🕐 5 minutes
The FreeBSD installer is in text mode, but it is easy to do.
We just select “Install” on the first screen.
In the first step, we choose the language of the keyboard. In our case, we pick the German layout.
Next, we are asked for a host name.
Here, we can select optional system components. We select “lib32” here if we want to run a 32-bit program. We can select “ports” if we want to build packages locally and “src” if we want to build our own kernel.
Next, the installer wants to know how we want to partition the disk. We can partition it manually, or we can let the installer automatically partition our disk using UFS or ZFS. In our case, we select UFS because I don’t have any experience with ZFS.
In this step, we have to decide if we want to use the whole disk or a specific partition for the installation.
Now we can select the partition scheme. If we have a UEFI system, we choose GPT-run MBR.
The installer will show us a suggestion on how to partition the hard drive. At this point, we can still edit with the editor.
At this point, we can confirm the selection and start the installation process.
The base system installed with the packages we selected.
We now select our root password.
Next, we select our network card, either WI-FI or LAN.
Now the installer asks us if we want to use IPv4 first and then DHCP. The same happens with IPv6.
Stateless Address Autoconfiguration (SLAAC) is a method of stateless and automatic configuration of IPv6 addresses on a network interface. By “stateless” or “stateless” is meant that the respective IPv6 address not centrally assigned and stored. Accordingly, the host generates its own IPv6 address with additional information. SLAAC is the further development of the procedures for classic IP autoconfiguration under IPv4. Unlike IPv4, IPv6 routers play an active role in this process.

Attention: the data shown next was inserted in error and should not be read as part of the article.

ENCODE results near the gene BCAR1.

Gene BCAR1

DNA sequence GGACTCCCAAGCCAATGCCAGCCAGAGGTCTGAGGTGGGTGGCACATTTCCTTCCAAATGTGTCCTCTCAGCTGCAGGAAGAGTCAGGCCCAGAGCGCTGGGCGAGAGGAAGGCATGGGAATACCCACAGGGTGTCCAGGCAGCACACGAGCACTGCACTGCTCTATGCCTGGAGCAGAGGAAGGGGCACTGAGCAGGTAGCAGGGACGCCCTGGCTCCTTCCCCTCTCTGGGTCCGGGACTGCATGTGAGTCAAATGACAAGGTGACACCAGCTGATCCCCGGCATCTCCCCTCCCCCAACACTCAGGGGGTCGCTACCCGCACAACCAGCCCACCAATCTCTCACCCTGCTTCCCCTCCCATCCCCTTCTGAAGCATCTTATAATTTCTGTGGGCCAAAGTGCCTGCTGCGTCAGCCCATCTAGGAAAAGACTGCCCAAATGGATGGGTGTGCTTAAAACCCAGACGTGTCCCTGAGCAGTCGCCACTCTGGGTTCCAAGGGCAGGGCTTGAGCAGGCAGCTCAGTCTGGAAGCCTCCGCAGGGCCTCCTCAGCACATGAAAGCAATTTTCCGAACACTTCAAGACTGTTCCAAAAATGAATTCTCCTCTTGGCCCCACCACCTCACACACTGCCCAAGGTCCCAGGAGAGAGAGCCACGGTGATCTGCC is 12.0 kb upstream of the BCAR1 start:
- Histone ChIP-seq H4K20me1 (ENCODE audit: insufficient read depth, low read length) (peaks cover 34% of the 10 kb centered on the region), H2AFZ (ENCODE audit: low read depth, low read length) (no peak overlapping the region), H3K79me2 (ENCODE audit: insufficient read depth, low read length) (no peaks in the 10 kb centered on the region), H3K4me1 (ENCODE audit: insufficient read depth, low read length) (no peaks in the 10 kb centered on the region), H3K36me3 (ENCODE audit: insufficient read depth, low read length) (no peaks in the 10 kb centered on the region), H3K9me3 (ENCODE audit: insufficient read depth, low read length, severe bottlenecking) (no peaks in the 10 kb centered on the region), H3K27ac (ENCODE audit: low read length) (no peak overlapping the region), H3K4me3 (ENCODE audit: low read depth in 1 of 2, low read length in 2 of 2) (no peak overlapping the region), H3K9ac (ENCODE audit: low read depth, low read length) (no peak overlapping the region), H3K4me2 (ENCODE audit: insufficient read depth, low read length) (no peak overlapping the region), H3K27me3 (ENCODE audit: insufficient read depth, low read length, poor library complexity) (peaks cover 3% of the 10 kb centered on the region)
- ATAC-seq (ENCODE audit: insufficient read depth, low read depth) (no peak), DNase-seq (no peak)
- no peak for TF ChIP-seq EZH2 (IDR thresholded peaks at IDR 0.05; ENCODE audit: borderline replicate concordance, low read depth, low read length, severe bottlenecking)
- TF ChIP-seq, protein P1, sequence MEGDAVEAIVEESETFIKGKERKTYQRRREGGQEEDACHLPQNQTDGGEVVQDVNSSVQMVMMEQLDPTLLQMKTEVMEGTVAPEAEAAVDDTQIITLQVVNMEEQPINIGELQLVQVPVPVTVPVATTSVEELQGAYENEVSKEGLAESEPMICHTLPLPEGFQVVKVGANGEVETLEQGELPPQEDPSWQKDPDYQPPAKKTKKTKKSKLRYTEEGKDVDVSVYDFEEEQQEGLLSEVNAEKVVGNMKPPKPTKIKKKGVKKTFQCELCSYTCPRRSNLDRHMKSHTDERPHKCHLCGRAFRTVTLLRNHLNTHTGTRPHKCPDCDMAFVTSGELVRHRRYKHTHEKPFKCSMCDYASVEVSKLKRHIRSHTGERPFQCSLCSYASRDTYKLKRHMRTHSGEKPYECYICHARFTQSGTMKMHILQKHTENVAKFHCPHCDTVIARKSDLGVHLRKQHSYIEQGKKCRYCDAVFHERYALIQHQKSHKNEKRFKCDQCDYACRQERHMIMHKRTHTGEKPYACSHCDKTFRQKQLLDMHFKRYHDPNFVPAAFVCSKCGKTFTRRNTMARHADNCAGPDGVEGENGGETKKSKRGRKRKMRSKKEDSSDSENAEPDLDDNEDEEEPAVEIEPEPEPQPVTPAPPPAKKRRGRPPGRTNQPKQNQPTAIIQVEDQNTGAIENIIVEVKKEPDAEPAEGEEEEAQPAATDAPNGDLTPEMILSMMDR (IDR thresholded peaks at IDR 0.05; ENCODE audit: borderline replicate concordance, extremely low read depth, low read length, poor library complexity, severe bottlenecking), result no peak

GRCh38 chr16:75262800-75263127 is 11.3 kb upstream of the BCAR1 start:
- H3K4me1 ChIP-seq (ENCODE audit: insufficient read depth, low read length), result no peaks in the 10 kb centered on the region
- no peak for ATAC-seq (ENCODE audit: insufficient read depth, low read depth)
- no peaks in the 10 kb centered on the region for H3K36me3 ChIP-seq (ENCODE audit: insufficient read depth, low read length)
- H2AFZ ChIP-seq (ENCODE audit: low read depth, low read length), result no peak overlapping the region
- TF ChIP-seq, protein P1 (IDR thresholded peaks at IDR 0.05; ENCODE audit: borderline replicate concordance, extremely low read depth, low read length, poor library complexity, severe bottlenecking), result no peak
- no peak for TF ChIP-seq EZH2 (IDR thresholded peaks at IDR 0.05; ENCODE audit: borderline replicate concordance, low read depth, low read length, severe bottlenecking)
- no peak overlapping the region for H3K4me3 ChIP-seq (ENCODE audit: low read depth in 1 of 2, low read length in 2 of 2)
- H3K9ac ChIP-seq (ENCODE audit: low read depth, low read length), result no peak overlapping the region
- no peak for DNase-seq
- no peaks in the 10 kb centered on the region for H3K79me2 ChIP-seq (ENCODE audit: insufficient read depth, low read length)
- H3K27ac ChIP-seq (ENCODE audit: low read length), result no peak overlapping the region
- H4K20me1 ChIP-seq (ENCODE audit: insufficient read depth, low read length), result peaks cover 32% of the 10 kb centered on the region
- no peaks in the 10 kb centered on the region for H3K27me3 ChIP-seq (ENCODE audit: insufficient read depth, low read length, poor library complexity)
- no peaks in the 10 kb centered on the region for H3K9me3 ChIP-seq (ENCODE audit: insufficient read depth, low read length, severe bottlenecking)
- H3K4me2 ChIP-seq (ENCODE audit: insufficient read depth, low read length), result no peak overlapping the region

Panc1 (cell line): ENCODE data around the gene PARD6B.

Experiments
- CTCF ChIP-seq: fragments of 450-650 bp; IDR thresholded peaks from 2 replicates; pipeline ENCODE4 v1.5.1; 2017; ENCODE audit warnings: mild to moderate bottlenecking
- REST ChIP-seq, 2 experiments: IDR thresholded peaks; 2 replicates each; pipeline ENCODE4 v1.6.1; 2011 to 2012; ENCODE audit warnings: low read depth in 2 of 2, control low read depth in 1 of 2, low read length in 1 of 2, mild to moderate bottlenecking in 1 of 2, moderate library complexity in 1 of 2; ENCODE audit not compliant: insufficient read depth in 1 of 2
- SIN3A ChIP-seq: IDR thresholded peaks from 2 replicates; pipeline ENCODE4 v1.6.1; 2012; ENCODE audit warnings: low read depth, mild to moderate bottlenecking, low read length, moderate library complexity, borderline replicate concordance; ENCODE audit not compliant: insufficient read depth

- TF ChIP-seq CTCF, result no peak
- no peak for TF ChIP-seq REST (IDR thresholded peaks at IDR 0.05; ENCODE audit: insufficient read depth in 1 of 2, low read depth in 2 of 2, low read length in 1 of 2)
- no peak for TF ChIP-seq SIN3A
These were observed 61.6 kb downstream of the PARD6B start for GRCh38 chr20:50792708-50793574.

We now see the configuration and confirm it.
In this step, we can now set the time zone—we select Europe ⇾ Germany.
Here we can see if the date set correctly.
Here we can see whether the time set correctly.
At this point, we can select which services will be started when the computer starts. We select the following services:
- sshd: we can access our PC via SSH.
- nptdate: the system and network time synchronized at start-up
- ntpd: the system and network time synchronized
- dumpdev: kernel Crash Dump activated
We can now make some security settings. Here, we will set the following options:
- clear_tmp: the temp directory deleted when the system starts.
- disable_sendmail: sendmail is deactivated.
Now we will be asked if we want to add more users.
When we are asked “Invite USER in other groups?” We will add our newly created user to the following groups: wheel operator dialer video.
- wheel: allows root to be passed with the su command
- operator: required to use the su command and shut down the PC
- dialer: enables using the serial interfaces (with “cu” and “tip”)
- video: enables access to the graphics card
Login class: leave it on “default” (we will change it later)
Home directory: standard
Then we choose a password and confirm the creation.
Now we can finish the installation process.
At this point, we could open a shell and edit it manually. But we prefer not to do that.
We restart the PC, and we have successfully installed FreeBSD.